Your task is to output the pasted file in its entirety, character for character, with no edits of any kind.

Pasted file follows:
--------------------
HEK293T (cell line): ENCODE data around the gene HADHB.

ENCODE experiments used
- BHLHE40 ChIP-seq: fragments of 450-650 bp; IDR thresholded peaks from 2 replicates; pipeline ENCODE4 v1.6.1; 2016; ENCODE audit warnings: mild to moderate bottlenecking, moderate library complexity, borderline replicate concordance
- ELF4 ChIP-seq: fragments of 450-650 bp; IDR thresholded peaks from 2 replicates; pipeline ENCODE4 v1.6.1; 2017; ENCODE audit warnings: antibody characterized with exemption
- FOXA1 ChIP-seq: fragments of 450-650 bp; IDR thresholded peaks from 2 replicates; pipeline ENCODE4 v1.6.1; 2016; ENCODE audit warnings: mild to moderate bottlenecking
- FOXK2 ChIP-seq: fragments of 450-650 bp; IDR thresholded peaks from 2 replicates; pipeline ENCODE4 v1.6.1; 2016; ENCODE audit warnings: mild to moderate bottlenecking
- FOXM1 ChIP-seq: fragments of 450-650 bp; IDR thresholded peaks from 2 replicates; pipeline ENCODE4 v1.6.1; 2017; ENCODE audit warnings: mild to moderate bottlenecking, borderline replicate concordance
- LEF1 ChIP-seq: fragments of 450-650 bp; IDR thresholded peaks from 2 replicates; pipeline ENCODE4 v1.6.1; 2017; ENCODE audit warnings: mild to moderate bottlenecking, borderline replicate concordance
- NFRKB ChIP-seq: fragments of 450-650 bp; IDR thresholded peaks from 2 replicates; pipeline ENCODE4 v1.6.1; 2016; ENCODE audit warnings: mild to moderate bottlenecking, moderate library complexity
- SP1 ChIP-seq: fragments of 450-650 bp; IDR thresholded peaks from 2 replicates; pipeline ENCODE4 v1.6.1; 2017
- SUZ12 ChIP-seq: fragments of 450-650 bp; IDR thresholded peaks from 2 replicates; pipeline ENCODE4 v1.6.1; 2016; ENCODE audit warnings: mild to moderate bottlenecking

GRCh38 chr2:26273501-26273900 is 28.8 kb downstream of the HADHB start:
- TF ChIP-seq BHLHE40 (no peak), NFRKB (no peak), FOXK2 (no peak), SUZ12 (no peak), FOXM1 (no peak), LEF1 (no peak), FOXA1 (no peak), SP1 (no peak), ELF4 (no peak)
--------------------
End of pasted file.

HEK293T (cell line): ENCODE data around the gene HADHB.

ENCODE experiments used
- BHLHE40 ChIP-seq: fragments of 450-650 bp; IDR thresholded peaks from 2 replicates; pipeline ENCODE4 v1.6.1; 2016; ENCODE audit warnings: mild to moderate bottlenecking, moderate library complexity, borderline replicate concordance
- ELF4 ChIP-seq: fragments of 450-650 bp; IDR thresholded peaks from 2 replicates; pipeline ENCODE4 v1.6.1; 2017; ENCODE audit warnings: antibody characterized with exemption
- FOXA1 ChIP-seq: fragments of 450-650 bp; IDR thresholded peaks from 2 replicates; pipeline ENCODE4 v1.6.1; 2016; ENCODE audit warnings: mild to moderate bottlenecking
- FOXK2 ChIP-seq: fragments of 450-650 bp; IDR thresholded peaks from 2 replicates; pipeline ENCODE4 v1.6.1; 2016; ENCODE audit warnings: mild to moderate bottlenecking
- FOXM1 ChIP-seq: fragments of 450-650 bp; IDR thresholded peaks from 2 replicates; pipeline ENCODE4 v1.6.1; 2017; ENCODE audit warnings: mild to moderate bottlenecking, borderline replicate concordance
- LEF1 ChIP-seq: fragments of 450-650 bp; IDR thresholded peaks from 2 replicates; pipeline ENCODE4 v1.6.1; 2017; ENCODE audit warnings: mild to moderate bottlenecking, borderline replicate concordance
- NFRKB ChIP-seq: fragments of 450-650 bp; IDR thresholded peaks from 2 replicates; pipeline ENCODE4 v1.6.1; 2016; ENCODE audit warnings: mild to moderate bottlenecking, moderate library complexity
- SP1 ChIP-seq: fragments of 450-650 bp; IDR thresholded peaks from 2 replicates; pipeline ENCODE4 v1.6.1; 2017
- SUZ12 ChIP-seq: fragments of 450-650 bp; IDR thresholded peaks from 2 replicates; pipeline ENCODE4 v1.6.1; 2016; ENCODE audit warnings: mild to moderate bottlenecking

GRCh38 chr2:26273501-26273900 is 28.8 kb downstream of the HADHB start:
- TF ChIP-seq BHLHE40 (no peak), NFRKB (no peak), FOXK2 (no peak), SUZ12 (no peak), FOXM1 (no peak), LEF1 (no peak), FOXA1 (no peak), SP1 (no peak), ELF4 (no peak)